Inside the conservative organization undermining abortion access one state at a time
By Ray Levy-Uyeda
Dec 26, 2019
This year, a record number of six-week abortion bans, dubbed “heartbeat bills," were introduced at the state level. The goal of these restrictive measures was ostensibly to “protect the lives of the unborn” — as well as to issue a sneaky challenge to existing law set by the 1973 Roe v. Wade decision, which says abortion is legal in all 50 states. The bans rely on the bogus claim that a vaginal ultrasound can detect a fetal “heartbeat” six weeks into pregnancy, giving pro-life advocates a foundational claim to fetal personhood.
In reality, these “heartbeats” are not any real sign of sentient life. But the movement is successfully restricting access to abortion in large part because of the activism of one woman: Ohioan Janet Folger Porter, who uses her organization, Faith2Action, to lobby for and proliferate such legislation.
Heartbeat Abortion Bills Were Once a Fringe Idea. Could They Overturn Roe v. Wade?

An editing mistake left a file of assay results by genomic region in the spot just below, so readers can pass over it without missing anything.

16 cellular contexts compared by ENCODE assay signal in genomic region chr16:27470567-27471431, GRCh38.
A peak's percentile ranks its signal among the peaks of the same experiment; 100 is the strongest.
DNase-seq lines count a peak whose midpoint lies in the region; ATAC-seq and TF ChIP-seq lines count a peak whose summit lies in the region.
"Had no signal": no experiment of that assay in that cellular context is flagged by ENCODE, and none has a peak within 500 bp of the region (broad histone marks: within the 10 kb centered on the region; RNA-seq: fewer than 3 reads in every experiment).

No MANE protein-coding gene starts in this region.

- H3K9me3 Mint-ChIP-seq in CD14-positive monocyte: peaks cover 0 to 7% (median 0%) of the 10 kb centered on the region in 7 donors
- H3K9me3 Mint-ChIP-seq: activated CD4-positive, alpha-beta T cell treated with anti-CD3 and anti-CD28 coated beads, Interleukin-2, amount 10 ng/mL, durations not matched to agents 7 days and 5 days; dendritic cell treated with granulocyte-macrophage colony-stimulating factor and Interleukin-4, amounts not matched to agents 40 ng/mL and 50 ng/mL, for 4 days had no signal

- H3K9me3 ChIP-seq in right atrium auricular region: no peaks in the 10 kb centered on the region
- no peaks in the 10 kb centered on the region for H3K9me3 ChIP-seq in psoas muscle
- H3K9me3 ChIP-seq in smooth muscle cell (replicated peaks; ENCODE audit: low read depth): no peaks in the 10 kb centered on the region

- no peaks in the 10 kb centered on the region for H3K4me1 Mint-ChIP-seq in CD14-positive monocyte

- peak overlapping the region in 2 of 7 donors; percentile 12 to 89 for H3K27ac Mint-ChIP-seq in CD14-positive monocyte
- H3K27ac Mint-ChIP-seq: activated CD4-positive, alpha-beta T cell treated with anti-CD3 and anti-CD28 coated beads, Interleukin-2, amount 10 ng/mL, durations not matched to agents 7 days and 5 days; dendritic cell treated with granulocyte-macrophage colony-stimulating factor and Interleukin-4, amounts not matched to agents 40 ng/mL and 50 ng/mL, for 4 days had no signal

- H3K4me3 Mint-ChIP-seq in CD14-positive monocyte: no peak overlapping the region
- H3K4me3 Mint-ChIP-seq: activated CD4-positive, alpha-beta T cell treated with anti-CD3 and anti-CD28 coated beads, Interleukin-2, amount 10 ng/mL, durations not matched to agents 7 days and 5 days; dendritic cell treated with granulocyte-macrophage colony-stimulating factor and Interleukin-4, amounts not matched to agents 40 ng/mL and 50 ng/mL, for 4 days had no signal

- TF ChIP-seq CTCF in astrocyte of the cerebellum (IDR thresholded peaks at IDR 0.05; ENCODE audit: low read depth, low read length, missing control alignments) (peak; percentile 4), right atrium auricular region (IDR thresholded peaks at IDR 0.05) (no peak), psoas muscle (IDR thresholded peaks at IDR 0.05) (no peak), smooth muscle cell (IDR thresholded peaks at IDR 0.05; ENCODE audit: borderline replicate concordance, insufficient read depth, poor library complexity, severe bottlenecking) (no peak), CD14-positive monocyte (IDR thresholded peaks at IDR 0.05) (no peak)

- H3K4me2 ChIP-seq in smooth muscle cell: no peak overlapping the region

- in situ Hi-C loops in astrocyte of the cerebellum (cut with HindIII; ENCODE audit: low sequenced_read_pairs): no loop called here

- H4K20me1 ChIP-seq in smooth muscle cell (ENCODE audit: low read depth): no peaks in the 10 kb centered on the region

Three states have enacted heartbeat bills. Ten more are considering them.
When anti-abortion activist Janet Porter first introduced the idea of a “heartbeat” bill in 2011, she was almost laughed out of the room. The proposal—to ban abortion after a fetal heartbeat could be detected, or at about six weeks gestation—was so extreme that many of her fellow Republicans thought it was impossible.
A decade later, GOP lawmakers around the country are rushing to adopt Porter’s signature legislation, in hope of forcing the conservative-majority U.S. Supreme Court to re-examine Roe v. Wade. Georgia is poised to become the third state to enact such a ban in the first three months of 2019 alone. Ten other states are currently considering the legislation, which experts say would ban abortions before most women know they are pregnant.